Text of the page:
Despite the profoundly different world view that quantum mechanics ushered in, most scientists still practice science as conceived by the now outdated classical physics, believing resolutely that their task is to gather facts about fixed objects, akin to Newton’s falling apple or billiard balls bouncing off one another in a dance of cause and effect. This kind of science finds itself in a troubling place when it comes to explaining reality, however. New findings about the very early phases of the universe are already nibbling away at the edges of the three foundational principles that all of science is based on:

  1. There is an objective universe “out there,” external to observers.
  2. The universe reveals itself through the collecting of facts, measurements, and data.
  3. Once enough objective data has been assembled, we will understand the universe completely, which is the same as saying that we will understand reality.

These statements are the equivalent of holy writ for scientists; they are assumed without question to be valid, and as anyone can attest who has mounted an argument that doesn’t depend upon these principles, cries of heresy arise. It is strange that these cries of heresy seem to ignore quantum theory and its profoundly different world view. Rational researchers suddenly become hot-headed and ad hominem. One is quickly branded an enemy of science. When tempers cool, personal hostility turns into a more rational dismissal: To speak of a reality beyond the physical universe, one that isn’t known by collecting data, is simply “not science,” “metaphysics,” or even worse, “pseudoscience.”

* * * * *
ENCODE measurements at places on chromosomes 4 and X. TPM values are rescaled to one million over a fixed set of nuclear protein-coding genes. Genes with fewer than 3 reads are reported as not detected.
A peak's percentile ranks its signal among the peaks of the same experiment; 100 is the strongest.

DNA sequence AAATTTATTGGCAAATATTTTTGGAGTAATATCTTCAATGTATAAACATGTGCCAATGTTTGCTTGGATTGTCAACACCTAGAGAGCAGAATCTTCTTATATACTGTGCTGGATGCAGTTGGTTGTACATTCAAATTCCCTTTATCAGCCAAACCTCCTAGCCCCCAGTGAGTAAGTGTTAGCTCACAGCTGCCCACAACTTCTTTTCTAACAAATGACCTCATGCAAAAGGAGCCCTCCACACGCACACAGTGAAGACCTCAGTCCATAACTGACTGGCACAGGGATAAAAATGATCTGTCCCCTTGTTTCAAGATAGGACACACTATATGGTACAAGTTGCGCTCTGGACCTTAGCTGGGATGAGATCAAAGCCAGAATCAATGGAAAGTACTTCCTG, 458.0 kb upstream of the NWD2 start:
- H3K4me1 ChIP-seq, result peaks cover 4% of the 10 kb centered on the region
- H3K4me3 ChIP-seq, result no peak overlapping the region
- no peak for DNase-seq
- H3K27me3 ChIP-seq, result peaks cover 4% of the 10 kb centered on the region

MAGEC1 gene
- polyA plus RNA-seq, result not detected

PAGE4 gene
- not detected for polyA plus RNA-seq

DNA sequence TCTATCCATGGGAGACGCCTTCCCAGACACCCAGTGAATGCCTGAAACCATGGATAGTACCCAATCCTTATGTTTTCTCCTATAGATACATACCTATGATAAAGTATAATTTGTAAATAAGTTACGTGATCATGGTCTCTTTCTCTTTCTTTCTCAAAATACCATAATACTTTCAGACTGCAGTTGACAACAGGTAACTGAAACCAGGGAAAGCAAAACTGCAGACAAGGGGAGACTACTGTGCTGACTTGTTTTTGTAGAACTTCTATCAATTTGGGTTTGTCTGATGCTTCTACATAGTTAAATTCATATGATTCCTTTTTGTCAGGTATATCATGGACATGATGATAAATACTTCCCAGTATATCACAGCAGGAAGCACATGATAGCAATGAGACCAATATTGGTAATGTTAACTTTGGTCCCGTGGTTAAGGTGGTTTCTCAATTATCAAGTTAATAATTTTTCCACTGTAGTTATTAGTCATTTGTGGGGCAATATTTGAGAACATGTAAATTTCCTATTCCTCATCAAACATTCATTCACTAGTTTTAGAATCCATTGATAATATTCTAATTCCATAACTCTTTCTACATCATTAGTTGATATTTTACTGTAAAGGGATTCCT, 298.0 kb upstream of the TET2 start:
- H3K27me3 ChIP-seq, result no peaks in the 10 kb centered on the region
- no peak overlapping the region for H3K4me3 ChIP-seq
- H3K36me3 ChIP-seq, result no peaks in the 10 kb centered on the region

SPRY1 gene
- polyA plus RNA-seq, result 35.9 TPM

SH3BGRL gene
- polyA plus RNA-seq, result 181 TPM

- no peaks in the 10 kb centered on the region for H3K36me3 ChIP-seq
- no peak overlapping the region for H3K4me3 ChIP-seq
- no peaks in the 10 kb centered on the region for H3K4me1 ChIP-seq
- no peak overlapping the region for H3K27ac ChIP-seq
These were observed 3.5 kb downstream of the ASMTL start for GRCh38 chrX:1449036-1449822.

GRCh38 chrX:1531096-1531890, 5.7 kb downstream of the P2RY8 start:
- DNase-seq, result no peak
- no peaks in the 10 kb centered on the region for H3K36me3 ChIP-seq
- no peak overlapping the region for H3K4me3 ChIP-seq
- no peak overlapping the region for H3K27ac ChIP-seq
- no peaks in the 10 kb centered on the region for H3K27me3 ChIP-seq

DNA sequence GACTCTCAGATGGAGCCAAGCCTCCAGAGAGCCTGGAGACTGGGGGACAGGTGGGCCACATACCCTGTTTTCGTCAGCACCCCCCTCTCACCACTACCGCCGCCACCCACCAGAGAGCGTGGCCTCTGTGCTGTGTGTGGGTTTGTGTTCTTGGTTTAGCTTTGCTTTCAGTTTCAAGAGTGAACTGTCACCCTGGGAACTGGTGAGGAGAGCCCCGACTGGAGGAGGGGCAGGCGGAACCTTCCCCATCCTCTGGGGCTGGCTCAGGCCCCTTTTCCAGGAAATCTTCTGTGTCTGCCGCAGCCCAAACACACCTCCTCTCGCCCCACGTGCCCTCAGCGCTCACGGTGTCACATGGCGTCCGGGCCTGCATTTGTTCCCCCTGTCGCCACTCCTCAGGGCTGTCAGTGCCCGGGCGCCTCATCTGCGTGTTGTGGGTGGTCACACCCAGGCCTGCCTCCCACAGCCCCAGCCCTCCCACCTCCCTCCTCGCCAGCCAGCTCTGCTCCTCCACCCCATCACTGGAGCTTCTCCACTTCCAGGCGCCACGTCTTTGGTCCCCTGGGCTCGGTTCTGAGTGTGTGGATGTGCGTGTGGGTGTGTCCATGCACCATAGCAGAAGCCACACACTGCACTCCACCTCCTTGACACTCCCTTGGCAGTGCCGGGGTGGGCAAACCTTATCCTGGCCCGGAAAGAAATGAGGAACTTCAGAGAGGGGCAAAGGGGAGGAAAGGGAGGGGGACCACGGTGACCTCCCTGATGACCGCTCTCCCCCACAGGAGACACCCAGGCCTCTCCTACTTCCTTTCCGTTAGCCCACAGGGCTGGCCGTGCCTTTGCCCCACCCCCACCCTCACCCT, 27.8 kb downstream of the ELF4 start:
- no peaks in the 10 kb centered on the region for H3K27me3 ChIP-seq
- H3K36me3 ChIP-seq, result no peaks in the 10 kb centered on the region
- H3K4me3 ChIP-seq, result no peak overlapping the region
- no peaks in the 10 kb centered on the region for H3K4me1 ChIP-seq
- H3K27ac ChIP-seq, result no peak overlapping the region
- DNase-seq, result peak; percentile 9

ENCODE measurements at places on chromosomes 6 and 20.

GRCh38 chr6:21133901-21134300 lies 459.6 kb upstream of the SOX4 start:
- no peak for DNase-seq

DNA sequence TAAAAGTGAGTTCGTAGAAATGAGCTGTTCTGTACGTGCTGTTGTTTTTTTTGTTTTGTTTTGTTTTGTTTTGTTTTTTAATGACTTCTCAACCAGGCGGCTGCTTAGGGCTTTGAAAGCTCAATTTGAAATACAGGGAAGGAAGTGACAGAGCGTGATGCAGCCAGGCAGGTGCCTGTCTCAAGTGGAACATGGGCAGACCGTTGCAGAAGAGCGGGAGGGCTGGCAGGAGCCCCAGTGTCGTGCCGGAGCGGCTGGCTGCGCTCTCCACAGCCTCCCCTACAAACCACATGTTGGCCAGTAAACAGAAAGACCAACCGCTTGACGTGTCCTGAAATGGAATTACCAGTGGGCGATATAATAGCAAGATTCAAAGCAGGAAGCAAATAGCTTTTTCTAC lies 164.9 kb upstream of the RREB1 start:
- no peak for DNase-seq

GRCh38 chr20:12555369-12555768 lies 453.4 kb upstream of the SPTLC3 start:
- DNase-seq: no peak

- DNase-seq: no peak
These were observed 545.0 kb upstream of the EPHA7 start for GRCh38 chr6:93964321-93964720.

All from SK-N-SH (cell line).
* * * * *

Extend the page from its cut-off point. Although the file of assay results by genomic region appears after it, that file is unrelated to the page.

In this series of posts we’d like to formulate a new picture of truth that replaces the flawed principles of science as it exists today. What is needed is an expanded science that grows out of facing – and correcting – some mistaken beliefs. Science follows wherever reality leads it. We think that reality has led to a place that isn’t explained by quantum mechanics alone. A new set of principles is needed to replace the current ones.

(To be continued.)

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Deepak Chopra , MD is the author of more than 70 books with twenty-one New York Times bestsellers, including co-author with Sanjiv Chopra, MD of Brotherhood: Dharma, Destiny, and The American Dream, and co-author with Rudolph Tanzi of Super Brain: Unleashing the Explosive Power of Your Mind to Maximize Health, Happiness, and Spiritual Well-being (Harmony). Chopra serves as Founder of The Chopra Foundation and host of Sages and Scientists Symposium – August 16-18, 2013 at La Costa Resort and Spa.

Menas Kafatos, Ph.D., Fletcher Jones Endowed Professor in Computational Physics, Director of the Center of Excellence at Chapman University, is co-author with Deepak Chopra of the forthcoming book, Who Made God and Other Cosmic Riddles. (Harmony)

P. Murali Doraiswamy, MBBS, FRCP, Professor of Psychiatry, Duke University Medical Center, Durham, North Carolina and a leading physician scientist in the area of mental health, cognitive neuroscience and mind-body medicine.

Rudolph E. Tanzi, Ph.D., Joseph P. and Rose F. Kennedy Professor of Neurology at Harvard University, and Director of the Genetics and Aging Research Unit at Massachusetts General Hospital (MGH), is co-author with Deepak Chopra of Super Brain: Unleashing the Explosive Power of Your Mind to Maximize Health, Happiness, and Spiritual Well-being. (Harmony)